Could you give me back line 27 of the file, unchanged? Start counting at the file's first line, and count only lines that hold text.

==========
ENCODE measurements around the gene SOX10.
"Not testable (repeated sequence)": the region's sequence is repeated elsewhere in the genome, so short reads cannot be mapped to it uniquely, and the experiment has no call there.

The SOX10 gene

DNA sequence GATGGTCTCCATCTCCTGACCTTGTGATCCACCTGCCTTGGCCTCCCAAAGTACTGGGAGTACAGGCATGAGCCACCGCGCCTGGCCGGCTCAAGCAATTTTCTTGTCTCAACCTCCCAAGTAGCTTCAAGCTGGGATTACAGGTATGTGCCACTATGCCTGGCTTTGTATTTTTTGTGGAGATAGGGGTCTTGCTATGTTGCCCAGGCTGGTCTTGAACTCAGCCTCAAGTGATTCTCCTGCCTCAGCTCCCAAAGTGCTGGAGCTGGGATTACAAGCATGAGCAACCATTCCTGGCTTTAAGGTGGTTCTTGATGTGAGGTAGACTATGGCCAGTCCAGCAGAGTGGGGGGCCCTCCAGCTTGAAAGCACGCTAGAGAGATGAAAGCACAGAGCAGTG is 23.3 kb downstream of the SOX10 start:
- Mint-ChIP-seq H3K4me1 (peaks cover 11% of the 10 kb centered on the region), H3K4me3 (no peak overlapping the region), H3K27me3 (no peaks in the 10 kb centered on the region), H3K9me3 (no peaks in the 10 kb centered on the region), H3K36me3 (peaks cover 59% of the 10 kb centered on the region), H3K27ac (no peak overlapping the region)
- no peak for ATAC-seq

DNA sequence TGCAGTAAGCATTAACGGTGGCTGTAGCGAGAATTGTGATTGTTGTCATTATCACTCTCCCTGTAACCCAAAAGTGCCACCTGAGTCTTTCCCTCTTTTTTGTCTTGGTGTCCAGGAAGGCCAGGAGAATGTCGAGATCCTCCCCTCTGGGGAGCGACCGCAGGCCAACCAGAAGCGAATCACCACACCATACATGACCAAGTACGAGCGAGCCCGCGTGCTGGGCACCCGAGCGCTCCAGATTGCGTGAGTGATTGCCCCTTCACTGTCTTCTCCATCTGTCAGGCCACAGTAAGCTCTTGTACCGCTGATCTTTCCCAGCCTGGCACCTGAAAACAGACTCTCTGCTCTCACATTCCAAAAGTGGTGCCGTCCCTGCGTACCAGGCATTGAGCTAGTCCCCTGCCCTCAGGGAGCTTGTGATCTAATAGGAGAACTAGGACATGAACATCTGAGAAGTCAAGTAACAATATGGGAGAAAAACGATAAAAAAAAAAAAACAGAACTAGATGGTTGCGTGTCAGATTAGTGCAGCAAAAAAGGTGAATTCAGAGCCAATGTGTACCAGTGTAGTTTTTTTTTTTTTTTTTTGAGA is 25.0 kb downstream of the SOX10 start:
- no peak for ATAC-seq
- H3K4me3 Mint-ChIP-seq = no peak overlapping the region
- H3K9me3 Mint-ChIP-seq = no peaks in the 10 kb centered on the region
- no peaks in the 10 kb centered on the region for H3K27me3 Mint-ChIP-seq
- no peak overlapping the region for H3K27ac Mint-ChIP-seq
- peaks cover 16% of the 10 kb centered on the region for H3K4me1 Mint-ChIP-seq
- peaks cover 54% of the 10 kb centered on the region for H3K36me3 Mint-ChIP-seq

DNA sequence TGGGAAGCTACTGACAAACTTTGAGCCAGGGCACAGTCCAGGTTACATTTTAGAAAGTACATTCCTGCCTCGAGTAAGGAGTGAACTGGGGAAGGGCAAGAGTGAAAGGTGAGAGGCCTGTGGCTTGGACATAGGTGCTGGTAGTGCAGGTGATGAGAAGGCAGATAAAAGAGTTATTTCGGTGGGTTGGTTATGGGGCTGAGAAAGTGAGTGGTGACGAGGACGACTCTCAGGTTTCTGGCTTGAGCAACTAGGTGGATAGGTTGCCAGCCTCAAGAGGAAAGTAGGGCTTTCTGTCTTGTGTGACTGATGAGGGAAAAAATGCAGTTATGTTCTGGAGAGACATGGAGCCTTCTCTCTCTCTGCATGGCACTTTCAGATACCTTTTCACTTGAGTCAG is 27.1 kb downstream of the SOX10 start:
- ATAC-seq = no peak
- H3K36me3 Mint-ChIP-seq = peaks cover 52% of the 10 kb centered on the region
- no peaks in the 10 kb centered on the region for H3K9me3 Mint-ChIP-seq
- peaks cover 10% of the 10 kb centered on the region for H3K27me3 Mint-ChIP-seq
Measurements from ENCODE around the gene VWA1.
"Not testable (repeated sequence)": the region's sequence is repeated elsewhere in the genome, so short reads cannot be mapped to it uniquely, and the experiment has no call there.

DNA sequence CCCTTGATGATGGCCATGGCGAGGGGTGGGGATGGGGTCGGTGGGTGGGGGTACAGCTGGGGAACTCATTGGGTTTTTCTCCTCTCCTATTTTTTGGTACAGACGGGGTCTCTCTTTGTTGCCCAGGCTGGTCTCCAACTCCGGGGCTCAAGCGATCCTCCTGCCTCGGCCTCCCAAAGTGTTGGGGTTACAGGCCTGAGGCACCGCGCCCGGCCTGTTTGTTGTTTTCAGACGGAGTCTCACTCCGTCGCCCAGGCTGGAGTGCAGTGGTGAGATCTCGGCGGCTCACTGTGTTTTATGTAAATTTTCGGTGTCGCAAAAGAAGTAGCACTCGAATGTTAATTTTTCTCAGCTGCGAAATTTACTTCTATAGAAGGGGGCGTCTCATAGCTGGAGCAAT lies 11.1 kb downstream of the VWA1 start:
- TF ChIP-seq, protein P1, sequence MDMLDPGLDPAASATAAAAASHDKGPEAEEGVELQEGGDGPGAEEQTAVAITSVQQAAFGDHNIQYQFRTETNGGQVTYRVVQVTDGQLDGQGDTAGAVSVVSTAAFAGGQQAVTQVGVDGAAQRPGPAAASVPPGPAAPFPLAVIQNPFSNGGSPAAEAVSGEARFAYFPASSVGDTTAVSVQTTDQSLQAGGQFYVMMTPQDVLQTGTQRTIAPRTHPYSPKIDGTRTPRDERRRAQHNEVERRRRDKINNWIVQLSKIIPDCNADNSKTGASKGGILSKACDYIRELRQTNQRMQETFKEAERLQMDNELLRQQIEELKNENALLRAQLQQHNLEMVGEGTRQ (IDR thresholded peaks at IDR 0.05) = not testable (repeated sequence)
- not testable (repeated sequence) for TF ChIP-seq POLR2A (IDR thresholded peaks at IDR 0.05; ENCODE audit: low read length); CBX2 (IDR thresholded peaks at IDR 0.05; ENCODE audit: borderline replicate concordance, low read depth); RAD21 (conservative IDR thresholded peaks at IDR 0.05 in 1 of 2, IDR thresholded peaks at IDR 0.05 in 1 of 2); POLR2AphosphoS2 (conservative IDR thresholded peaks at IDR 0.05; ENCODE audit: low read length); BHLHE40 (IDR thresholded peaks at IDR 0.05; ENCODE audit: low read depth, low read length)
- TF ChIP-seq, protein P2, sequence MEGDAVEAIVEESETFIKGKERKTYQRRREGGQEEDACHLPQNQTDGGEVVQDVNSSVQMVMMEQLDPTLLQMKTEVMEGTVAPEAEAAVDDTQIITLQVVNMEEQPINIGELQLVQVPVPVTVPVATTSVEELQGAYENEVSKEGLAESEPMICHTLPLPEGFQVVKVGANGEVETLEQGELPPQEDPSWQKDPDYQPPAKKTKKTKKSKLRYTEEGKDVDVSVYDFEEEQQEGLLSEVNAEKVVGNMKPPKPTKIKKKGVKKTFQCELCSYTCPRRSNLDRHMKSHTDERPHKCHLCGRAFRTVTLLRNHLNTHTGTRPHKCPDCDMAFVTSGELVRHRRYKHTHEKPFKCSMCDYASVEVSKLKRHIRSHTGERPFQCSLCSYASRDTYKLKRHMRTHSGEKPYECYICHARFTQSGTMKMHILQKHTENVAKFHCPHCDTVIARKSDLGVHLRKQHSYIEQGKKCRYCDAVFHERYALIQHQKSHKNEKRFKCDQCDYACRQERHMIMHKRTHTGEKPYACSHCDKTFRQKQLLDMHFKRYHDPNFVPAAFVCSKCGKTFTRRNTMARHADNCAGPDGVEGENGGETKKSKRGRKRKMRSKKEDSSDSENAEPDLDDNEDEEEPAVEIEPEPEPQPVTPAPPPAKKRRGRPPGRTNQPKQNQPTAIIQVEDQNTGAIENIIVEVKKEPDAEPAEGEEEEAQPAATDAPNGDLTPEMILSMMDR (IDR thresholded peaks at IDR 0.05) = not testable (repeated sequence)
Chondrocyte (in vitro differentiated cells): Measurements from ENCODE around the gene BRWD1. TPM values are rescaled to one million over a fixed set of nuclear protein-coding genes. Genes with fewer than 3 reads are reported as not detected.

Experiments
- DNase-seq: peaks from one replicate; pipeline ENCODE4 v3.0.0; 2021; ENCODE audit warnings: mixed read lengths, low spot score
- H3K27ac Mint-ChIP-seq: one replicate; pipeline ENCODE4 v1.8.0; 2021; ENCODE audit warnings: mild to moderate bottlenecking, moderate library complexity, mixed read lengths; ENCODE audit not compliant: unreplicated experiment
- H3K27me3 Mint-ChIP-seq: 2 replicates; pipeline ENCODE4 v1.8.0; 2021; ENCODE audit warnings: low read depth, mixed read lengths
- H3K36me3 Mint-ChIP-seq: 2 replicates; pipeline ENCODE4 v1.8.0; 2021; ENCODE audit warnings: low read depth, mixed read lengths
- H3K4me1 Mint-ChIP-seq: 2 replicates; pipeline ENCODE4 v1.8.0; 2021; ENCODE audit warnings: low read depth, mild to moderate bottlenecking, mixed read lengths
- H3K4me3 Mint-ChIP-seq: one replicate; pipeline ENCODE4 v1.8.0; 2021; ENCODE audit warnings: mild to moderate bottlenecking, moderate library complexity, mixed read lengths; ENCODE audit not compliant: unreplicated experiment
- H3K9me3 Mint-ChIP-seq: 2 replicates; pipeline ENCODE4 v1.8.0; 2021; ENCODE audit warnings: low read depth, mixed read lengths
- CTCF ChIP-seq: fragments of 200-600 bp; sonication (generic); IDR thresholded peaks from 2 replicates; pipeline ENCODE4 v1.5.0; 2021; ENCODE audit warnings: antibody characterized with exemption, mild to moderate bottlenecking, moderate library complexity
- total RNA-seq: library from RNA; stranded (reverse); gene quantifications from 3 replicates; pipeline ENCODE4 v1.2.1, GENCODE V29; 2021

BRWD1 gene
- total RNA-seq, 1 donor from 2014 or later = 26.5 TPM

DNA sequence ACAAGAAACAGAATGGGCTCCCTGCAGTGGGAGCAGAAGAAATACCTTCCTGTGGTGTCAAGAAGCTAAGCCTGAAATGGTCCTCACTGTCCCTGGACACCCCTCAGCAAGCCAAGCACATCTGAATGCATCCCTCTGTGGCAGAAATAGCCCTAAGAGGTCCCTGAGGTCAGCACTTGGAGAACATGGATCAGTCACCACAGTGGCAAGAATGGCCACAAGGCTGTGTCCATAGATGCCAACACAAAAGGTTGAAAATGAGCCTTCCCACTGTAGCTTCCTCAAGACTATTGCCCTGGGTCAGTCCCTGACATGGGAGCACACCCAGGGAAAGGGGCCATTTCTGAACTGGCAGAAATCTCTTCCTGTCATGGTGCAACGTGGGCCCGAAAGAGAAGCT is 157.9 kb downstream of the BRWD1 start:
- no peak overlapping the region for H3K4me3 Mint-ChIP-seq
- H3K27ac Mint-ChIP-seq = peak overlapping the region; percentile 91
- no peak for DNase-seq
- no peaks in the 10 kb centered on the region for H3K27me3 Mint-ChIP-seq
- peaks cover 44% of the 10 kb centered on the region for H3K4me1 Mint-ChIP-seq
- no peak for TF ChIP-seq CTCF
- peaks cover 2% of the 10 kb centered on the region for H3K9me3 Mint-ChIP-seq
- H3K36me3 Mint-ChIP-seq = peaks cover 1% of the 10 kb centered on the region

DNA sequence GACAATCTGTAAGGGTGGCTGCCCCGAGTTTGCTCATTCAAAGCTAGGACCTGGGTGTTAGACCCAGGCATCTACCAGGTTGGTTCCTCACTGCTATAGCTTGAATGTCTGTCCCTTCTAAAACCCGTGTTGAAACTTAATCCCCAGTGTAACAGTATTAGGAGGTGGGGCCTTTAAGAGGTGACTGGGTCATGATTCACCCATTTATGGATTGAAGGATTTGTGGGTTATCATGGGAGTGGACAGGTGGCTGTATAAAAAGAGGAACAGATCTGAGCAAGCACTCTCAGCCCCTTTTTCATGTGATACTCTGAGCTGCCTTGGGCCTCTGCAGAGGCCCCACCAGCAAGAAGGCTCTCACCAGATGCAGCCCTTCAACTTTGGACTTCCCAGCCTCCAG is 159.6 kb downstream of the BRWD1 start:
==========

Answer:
Experiments